Indonesian gas station fire kills 18 and more than a dozen missing
JAKARTA, Indonesia – Indonesian rescuers and firefighters searched Saturday for more than a dozen people missing under the rubble of burned houses and buildings, after a massive fire spread from a fuel storage facility in the capital and killed at least 18 people.
The Plumpang fuel storage station, operated by the state-run oil and gas company Pertamina, is located near a densely populated area in the Tanah Merah district of North Jakarta. It supplies 25% of Indonesia’s fuel needs.
At least 260 firefighters and 52 fire engines extinguished the blaze just before midnight Friday after it raged through the neighborhood for more than two hours, fire officials said.
Pictures showed hundreds of people running in panic as thick plumes of black smoke and orange flames filled the sky.
A preliminary investigation showed that the fire started when a pipeline broke during heavy rain, possibly caused by a lightning strike, said Eko Kristiawan, Pertamina’s regional manager for West Java.
Residents living near the depot reported smelling a strong odor of gasoline, causing some people to vomit, followed by two rounds of thunder, and then a large explosion around 8 p.m
Sri Haryati, a mother of three, said that the fire started spreading about 20 minutes later, causing panic.
“I was crying and immediately grabbed our valuable documents and ran with my husband and children,” Haryati said, adding that she heard similar smaller explosions throughout the area. while orange flames leapt from the depot.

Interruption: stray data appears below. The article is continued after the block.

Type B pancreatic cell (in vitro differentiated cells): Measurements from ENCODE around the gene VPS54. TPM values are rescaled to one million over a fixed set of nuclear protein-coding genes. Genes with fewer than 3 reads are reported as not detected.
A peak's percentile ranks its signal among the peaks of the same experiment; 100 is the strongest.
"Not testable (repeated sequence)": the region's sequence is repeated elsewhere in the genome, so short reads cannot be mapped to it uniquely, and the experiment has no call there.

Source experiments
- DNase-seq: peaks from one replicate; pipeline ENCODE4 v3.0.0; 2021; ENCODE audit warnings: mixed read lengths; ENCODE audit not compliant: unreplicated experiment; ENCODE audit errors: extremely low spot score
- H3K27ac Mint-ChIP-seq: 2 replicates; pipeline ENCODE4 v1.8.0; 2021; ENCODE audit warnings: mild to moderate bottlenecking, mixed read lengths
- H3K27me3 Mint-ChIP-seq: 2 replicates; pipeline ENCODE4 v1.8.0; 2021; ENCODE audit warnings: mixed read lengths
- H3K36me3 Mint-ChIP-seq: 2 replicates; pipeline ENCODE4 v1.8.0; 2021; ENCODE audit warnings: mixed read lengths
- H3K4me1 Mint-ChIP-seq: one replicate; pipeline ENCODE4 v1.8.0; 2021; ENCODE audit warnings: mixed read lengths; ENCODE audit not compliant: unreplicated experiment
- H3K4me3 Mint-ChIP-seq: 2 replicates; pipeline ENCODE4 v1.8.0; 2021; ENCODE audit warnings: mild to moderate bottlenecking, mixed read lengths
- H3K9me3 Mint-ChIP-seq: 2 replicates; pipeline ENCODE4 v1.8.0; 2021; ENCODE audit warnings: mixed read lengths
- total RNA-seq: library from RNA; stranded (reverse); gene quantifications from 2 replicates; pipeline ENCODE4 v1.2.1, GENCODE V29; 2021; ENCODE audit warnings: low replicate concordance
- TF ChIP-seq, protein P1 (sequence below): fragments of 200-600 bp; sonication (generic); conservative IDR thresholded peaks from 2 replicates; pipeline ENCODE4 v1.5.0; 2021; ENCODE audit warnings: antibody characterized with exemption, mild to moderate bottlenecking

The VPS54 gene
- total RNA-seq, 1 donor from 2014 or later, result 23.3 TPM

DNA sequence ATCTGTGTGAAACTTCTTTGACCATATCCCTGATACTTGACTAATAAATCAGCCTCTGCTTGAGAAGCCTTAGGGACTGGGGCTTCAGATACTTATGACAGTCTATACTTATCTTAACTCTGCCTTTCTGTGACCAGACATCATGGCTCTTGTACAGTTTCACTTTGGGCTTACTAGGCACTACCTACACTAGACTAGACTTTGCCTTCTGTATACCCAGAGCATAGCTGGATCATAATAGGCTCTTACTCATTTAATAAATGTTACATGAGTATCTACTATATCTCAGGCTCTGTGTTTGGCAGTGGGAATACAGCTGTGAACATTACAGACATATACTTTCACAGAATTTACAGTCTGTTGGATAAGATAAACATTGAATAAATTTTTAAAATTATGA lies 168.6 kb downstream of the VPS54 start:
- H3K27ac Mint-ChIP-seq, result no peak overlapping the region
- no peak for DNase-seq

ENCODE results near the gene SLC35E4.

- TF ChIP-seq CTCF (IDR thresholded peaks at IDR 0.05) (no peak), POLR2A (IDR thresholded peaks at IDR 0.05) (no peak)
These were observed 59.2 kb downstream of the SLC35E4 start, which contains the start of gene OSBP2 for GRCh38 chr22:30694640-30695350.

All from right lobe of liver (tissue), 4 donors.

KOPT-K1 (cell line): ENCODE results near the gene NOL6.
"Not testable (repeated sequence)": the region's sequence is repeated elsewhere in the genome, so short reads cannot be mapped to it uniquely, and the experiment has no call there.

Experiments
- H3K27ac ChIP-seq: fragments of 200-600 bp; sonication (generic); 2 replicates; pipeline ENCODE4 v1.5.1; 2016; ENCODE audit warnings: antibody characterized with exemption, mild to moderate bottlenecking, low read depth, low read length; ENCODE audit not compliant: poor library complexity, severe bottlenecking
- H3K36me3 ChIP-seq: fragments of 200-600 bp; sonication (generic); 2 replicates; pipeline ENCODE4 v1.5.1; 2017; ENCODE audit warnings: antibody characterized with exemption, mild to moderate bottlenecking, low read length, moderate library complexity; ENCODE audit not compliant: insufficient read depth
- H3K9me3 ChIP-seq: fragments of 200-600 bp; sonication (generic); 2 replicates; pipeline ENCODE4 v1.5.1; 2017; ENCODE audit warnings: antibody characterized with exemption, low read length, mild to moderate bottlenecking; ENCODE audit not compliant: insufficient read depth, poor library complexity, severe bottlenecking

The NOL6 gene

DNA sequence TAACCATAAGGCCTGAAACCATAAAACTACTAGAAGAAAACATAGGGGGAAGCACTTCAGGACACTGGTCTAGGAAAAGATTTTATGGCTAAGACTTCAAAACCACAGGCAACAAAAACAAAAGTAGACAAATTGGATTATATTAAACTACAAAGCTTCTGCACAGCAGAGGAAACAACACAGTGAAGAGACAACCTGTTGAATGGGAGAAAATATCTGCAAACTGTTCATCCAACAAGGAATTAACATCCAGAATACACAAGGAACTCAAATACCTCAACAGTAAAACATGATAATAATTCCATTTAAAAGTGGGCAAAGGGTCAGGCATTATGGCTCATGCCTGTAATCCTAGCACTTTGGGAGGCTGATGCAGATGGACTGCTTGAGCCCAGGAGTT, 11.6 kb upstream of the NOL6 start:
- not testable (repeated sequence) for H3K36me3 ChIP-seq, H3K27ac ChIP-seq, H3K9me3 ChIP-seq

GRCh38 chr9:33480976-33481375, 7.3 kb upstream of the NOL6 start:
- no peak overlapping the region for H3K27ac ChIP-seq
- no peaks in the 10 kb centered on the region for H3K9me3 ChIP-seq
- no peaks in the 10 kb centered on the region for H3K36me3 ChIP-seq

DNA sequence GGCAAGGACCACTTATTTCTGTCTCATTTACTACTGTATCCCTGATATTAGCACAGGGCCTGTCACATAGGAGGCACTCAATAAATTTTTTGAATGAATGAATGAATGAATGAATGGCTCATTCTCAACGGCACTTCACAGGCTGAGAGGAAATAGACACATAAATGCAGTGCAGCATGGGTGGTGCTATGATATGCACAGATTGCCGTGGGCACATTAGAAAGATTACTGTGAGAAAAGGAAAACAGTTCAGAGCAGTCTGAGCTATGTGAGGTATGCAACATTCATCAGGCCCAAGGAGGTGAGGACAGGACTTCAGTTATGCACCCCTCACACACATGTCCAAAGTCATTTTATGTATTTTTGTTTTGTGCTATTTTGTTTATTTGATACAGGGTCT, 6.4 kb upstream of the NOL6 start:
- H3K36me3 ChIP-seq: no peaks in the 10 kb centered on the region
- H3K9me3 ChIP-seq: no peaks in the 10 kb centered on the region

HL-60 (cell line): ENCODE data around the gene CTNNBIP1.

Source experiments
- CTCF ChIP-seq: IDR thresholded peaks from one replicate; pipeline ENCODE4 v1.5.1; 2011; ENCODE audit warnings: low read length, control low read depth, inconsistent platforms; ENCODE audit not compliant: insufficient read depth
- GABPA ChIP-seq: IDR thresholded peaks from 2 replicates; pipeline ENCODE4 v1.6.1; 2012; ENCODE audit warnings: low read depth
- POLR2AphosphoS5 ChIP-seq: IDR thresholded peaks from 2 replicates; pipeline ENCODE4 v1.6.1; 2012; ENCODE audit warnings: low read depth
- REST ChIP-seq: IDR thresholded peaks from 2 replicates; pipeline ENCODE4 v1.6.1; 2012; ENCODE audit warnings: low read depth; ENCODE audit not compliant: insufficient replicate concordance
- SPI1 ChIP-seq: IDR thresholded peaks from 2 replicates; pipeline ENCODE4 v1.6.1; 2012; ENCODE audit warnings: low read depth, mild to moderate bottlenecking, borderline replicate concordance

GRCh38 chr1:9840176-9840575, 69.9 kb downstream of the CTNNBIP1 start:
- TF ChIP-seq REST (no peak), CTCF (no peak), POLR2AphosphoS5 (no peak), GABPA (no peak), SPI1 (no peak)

Rescuers were searching for 16 people who were reported missing or separated from their families amid the unrest. Around 42 people were being treated in five hospitals, some of them in critical condition.
The head of the National Police, Listyo Sigit Prabowo, said that more than 1,300 people had been displaced and were taking shelter in 10 government offices, a Red Cross command post and a sports stadium.
He said that investigators were still working to establish the cause of the fire and were questioning dozens of witnesses.
The head of Pertamina, Nicke Widyawati apologized and said that the company would help the community and cooperate in the investigation.
“We will conduct a thorough assessment and internal reflection to prevent similar incidents from happening again,” Widyawati said in a statement, adding that the company had ensured a safe supply of fuel oil.
On Saturday, grieving relatives gathered at a police hospital morgue in East Jakarta to try to identify their loved ones. Officials said the victims were burned beyond recognition and could only be identified through DNA and dental records.
In 2014, at least 40 houses caught fire at the same fuel plant, but no casualties were reported.
Indonesia’s State Property Enterprises Minister Erick Thohir told reporters that the government will redefine safe zones for residential areas away from critical items.
He said the incident showed that the Plumpang area is not safe for the community, and that the government plans to move the fuel storage plant to Tanjung Priok port in northern Jakarta.
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